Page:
New chemotherapy treatment targets cancer directly - WMC Action News 5 - Memphis, Tennessee

New chemotherapy treatment targets cancer directly

MIAMI (WTVJ/NBC) – Researchers have developed new drugs that go directly to cancer cells.

Cancer patient Robert Chambers received the last of six treatments Tuesday with an experimental drug therapy designed to target his bladder cancer, which had spread to his liver and lymph nodes.

His wife, Alice, says before enrolling in this clinical trial he was in a lot of pain.

"He was in the bed all the time, exhausted, and he was ready to let go. We were pretty close to the edge of saying it can't go on like this," she said.

In the pharmacy at the Sylvester Comprehensive Cancer Center, they carefully mix the combination therapy designed by a Nobel Prize-wining researcher at the University of Miami.

AEZS 108 combines a traditional chemotherapy agent, adriamycin, with a synthetic version of a hormone produced by the brain.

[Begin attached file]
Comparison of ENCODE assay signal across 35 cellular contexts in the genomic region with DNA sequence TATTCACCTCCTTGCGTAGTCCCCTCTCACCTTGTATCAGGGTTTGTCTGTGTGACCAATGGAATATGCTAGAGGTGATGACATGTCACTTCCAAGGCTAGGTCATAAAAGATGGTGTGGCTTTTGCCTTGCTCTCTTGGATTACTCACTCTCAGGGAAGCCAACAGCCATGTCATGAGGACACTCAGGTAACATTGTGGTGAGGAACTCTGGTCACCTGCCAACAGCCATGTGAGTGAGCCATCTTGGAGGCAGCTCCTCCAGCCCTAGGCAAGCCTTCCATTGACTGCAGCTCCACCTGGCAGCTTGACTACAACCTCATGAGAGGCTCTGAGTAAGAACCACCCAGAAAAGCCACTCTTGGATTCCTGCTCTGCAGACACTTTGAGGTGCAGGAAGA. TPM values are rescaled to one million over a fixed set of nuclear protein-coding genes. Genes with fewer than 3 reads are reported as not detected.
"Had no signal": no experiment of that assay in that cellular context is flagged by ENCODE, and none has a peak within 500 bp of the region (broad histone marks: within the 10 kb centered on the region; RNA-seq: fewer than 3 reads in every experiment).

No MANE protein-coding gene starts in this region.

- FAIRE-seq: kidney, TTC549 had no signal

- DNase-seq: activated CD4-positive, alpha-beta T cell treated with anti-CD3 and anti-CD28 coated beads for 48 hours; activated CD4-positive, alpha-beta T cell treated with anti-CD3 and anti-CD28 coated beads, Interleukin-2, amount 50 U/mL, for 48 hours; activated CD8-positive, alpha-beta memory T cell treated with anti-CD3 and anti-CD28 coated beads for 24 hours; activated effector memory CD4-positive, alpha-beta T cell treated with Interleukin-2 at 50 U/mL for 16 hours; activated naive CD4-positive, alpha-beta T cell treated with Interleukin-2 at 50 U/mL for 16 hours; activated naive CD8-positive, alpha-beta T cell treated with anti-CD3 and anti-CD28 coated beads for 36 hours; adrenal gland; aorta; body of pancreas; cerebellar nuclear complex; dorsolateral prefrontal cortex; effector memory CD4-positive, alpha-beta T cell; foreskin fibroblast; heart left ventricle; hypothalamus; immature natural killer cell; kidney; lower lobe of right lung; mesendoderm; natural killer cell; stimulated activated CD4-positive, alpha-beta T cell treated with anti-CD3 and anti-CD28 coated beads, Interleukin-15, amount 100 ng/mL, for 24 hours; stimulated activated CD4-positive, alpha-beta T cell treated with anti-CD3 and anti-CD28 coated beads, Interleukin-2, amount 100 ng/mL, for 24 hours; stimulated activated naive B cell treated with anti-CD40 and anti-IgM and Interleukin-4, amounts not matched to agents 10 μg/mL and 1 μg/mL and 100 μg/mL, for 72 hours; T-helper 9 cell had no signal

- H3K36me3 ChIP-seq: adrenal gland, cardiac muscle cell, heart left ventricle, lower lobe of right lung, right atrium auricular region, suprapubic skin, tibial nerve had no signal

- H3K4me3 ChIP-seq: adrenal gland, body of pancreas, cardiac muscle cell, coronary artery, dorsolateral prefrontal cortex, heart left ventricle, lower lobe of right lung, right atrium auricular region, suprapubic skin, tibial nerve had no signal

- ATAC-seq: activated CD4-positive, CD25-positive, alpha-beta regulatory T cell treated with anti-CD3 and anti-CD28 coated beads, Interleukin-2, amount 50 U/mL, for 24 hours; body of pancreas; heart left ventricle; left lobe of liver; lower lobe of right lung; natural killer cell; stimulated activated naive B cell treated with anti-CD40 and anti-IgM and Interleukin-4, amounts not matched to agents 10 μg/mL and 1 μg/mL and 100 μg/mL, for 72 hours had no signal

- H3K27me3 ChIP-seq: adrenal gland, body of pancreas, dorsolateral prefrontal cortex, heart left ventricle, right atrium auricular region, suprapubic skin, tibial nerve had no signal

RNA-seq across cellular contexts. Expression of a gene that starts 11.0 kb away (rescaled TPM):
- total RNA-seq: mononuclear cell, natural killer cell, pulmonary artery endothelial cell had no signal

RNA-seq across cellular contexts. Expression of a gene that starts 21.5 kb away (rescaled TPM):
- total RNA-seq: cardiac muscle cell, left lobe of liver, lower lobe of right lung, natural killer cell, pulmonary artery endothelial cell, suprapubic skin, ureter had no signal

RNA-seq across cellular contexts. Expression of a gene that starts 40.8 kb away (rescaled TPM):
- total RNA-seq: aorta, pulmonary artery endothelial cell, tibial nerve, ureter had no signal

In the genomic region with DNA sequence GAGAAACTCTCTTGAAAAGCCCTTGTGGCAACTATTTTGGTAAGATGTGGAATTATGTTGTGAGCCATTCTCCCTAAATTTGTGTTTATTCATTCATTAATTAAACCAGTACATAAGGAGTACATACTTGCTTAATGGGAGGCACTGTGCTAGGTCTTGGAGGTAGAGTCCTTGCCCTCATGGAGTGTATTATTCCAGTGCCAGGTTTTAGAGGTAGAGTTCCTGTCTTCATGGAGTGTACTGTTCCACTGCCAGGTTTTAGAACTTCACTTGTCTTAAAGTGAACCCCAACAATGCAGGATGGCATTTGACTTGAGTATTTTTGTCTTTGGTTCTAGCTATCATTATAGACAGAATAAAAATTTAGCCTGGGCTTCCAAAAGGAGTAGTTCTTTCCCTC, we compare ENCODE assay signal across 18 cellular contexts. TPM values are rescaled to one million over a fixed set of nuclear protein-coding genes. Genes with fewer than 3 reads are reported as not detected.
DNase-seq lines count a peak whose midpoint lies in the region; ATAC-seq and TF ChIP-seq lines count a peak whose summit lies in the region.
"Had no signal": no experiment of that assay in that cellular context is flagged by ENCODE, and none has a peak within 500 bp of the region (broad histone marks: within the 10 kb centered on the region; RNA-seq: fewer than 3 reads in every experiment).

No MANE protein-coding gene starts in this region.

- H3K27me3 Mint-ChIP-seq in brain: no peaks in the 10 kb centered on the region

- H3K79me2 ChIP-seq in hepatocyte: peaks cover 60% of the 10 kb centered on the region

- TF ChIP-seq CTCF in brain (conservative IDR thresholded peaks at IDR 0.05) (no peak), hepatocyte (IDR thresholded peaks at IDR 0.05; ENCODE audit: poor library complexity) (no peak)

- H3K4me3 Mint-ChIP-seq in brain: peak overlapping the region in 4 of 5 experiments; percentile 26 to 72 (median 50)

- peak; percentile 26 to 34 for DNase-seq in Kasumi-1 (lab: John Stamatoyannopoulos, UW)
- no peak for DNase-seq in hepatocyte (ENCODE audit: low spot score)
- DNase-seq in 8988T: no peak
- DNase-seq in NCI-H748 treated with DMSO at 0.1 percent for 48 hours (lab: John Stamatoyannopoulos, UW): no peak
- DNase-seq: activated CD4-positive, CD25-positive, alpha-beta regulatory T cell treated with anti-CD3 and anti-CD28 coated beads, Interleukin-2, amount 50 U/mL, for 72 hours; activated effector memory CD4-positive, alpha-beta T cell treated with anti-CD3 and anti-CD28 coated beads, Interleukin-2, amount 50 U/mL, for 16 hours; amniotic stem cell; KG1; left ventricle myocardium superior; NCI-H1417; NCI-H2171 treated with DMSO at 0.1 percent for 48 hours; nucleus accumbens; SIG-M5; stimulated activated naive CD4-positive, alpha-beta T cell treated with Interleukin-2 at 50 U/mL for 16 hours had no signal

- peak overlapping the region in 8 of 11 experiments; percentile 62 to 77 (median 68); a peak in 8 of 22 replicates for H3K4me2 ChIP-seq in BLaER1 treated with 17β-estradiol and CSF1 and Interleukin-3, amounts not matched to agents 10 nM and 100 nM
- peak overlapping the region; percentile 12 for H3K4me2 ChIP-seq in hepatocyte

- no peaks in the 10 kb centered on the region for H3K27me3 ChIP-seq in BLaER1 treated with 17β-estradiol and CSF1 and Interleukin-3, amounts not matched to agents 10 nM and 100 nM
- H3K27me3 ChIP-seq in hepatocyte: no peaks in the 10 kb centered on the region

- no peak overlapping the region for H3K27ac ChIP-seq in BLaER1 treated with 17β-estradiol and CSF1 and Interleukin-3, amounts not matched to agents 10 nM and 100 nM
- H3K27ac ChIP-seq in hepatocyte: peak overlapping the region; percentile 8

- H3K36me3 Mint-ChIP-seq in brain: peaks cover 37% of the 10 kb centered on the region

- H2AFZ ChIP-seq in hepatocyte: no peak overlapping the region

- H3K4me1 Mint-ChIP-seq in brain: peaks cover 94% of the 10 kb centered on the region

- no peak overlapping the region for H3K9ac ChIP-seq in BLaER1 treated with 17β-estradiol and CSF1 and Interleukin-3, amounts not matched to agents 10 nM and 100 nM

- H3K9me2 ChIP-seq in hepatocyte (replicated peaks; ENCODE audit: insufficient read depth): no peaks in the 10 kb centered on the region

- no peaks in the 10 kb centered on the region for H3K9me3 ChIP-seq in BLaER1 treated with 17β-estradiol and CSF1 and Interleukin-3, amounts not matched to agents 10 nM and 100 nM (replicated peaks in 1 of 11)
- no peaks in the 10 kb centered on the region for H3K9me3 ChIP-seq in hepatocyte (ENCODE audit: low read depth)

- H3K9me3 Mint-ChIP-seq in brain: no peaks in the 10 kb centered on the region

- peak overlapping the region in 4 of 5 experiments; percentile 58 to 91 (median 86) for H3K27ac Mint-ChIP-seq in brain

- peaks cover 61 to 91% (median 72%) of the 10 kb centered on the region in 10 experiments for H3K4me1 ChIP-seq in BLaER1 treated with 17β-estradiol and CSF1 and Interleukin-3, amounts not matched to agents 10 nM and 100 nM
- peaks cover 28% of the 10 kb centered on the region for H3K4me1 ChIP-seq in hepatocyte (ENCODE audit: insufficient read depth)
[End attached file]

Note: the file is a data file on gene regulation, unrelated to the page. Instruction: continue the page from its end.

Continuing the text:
It helps deliver the chemo right to the cancer cells, which are covered with receptors for that hormone.

That's why this is called targeted therapy.

"It's like a lock and key, and if you take a bomb and attach it to the key, you can deliver a bomb to the cancer cell. And that's how the stuff works," said Dr. Norman Block, UM researcher.

"That means that in theory the drug will internalize in the cancer cells not so much in the normal cells" said Dr. Gustavo Fernandez, Chambers' oncologist.

Chambers is the first patient here to try this experimental targeted therapy, and he's had promising results.

"I had a tumor that I could feel in my neck, and after two treatments I couldn't feel it anymore. After two treatments I was off the pain medications," he said.

In July, the Chambers were able to celebrate their 43rd anniversary.

"He's back to vacuuming the pool and cooking and all those good things," Alice Chambers said.

Doctors said his tumors are 70 percent smaller after four treatments. UM is one of only two sites in the country testing this new therapy.

"In California, one of our collaborators is using it for prostate cancer that's become resistant to normal chemicals, and it's working very well," Block said.

UM Sylvester researchers hope to try the new therapy on pancreatic and breast cancer.

They hope to start before the end of the year.

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